Every semester, I put together an updated look at web tools that data journalists can use. Here’s the latest version, now with Overview from the AP and Texas A&M’s geocoding service.
Tableau Desktop is a great tool for creating and sharing interactive data visualizations. It’s simple enough that you can teach students who have just a little experience working with spreadsheet or other data files how to get started in just one lesson.
Journalists have been using Tableau Desktop to help tell stories with data for a few years. The Seattle Times was one of the first to use it extensively. In 2011, the newspaper reported howpoor patients on the state’s Medicaid program had died as doctors prescribed more methadone, an inexpensive and unpredictable painkiller. To help tell the story, the Times’ data journalists created this Tableau visualization.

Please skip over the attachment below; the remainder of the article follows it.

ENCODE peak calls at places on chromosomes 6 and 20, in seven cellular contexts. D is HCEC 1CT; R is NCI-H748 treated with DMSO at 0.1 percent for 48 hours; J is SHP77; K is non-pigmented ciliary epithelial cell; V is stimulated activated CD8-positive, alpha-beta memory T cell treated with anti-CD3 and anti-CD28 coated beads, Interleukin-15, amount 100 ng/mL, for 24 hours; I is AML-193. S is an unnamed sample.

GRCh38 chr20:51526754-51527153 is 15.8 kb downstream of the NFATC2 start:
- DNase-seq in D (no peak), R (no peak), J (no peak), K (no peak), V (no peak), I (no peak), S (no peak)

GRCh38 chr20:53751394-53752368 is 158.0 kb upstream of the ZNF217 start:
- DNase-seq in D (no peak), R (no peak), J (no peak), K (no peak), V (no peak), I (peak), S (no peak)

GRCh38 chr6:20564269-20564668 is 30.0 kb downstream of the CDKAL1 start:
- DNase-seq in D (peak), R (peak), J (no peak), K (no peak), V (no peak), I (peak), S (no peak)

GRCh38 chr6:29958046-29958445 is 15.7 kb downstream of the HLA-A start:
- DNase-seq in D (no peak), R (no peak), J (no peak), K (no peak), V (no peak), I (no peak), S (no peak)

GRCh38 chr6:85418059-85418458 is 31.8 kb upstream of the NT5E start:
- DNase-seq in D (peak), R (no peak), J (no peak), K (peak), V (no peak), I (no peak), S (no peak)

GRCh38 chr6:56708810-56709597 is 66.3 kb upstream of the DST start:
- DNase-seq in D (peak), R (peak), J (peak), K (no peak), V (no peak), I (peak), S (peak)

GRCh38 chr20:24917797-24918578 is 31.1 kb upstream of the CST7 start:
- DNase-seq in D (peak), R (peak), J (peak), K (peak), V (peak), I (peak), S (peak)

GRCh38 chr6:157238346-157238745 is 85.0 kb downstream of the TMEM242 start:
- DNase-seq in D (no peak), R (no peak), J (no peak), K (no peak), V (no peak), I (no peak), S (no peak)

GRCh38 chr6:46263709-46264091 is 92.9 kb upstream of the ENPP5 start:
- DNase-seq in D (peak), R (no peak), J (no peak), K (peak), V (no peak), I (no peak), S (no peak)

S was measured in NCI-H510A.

In this more recent example, the Austin American-Statesman used Tableau to let its audience explore teacher turnover rates at local public schools. The interactive accompanied a story about how some Austin schools continued to struggle with high turnover rates, even as the district offered incentives to entice teachers to stay.
At its heart, Tableau is business-intelligence software that’s used by corporate customers to make decisions. But don’t let that or its $2,000 price tag scare you. With a raft of training videos available online, Tableau makes it easy to dive in and learn anything from the basics to more advanced tricks. And, under its Tableau for Teaching program, the company offers free desktop licenses to instructors and students. Members of Investigative Reporters and Editors also qualify for free licenses.